Could the entrenched ex-managerial mafia be lobbying for the status quo in order to protect their own employment?

Could the Tigers simply be trying to avoid the bad publicity and increased press coverage a firing commands?

Could their corporate culture of failing to lay blame anywhere be a factor?

Could their corporate culture of avoiding bold moves and risk taking be a consideration?

Could their continual lack of urgency be a factor?

Could they be concerned about how the trade deadline may negatively impact their ability to successfully complete trades by the deadline?

Could Avila know that the team may be sold after this year – and could he have been asked to keep everything intact until the end of 2017?

Could Chris Ilitch know that the team will be sold in the off-season and that any new owner would replace everyone, including the GM, manager and coaches?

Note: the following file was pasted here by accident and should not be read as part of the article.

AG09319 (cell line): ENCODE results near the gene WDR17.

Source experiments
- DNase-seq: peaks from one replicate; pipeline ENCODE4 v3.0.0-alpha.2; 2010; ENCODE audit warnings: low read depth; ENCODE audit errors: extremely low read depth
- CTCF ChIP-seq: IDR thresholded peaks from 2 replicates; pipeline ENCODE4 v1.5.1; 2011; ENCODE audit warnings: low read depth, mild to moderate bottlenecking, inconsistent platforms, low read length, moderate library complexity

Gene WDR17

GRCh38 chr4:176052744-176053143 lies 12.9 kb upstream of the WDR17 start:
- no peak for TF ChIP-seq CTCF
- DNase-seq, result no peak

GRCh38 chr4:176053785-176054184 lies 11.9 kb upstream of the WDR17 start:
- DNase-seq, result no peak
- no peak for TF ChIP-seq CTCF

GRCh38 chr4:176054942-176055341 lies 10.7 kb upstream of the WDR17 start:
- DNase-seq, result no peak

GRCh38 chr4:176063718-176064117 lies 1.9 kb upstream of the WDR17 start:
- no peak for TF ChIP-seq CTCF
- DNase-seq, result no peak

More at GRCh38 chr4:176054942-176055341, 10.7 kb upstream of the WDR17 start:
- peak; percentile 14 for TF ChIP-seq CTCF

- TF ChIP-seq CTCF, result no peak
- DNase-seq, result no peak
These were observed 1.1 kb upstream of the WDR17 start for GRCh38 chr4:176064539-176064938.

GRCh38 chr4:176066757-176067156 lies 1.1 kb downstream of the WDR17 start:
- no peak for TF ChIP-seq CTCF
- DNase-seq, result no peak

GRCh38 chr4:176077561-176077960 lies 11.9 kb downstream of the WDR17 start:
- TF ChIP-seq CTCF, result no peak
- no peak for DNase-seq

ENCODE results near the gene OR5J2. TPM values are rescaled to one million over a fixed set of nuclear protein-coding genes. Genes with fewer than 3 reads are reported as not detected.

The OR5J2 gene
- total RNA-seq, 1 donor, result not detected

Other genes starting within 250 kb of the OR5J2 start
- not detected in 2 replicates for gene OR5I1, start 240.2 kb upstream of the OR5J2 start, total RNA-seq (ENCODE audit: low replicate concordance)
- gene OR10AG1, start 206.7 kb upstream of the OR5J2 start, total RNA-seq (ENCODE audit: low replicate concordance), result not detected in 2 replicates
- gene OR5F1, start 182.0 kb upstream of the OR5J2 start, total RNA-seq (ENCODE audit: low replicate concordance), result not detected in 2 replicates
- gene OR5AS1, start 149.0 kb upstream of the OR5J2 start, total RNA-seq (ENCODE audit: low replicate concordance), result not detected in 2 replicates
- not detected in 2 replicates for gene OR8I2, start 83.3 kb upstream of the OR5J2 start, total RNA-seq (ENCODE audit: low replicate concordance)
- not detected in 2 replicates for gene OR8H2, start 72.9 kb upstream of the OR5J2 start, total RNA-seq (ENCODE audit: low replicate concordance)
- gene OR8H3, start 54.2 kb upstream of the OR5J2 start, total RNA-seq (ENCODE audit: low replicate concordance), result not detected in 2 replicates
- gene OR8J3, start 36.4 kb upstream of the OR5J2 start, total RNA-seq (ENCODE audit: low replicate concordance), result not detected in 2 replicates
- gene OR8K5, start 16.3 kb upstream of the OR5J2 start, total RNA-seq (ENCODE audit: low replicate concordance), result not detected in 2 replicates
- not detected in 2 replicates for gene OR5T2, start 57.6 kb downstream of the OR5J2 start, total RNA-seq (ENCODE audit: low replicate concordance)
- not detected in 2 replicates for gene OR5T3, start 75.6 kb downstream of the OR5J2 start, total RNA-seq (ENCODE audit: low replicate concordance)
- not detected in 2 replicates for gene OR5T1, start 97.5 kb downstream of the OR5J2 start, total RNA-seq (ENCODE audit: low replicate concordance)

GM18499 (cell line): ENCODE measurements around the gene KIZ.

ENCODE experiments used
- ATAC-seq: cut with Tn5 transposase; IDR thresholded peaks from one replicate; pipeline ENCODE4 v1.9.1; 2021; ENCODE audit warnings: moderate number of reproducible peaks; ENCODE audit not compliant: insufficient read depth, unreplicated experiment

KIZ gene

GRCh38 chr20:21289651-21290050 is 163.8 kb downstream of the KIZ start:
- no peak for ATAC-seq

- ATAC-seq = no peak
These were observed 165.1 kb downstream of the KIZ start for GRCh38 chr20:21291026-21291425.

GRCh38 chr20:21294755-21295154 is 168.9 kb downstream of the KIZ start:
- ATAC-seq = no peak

Could the organization be waiting to see if the clubhouse and/or team play continues to crumble? Could their “worst case scenario” for decision-making not yet be met?

Could they be waiting for a natural break in the season, such as the All-Star Break, to make a move?

Could it be one of these or a combination?

Or could it be what I strongly suspect? A revenue situation, pure and simple.
If you look at the attendance figures, per game, they are down, but not by much.

Yes, attendance is dipping for the third straight year, but the Tigers are still pulling in decent turnstile figures. Mid-30,000+ per game ain’t too shabby. Yet.

And when you are still putting fannies in the seats, you don’t want to rock the boat. Yet.

The Tigers are back for their next home stand and undoubtedly, the team will be looking at the numbers to see if they are changing. Don’t expect them to terminate any personnel unless the empty seats dictate it. As it is, attendance will plummet once those trades start to happen in July.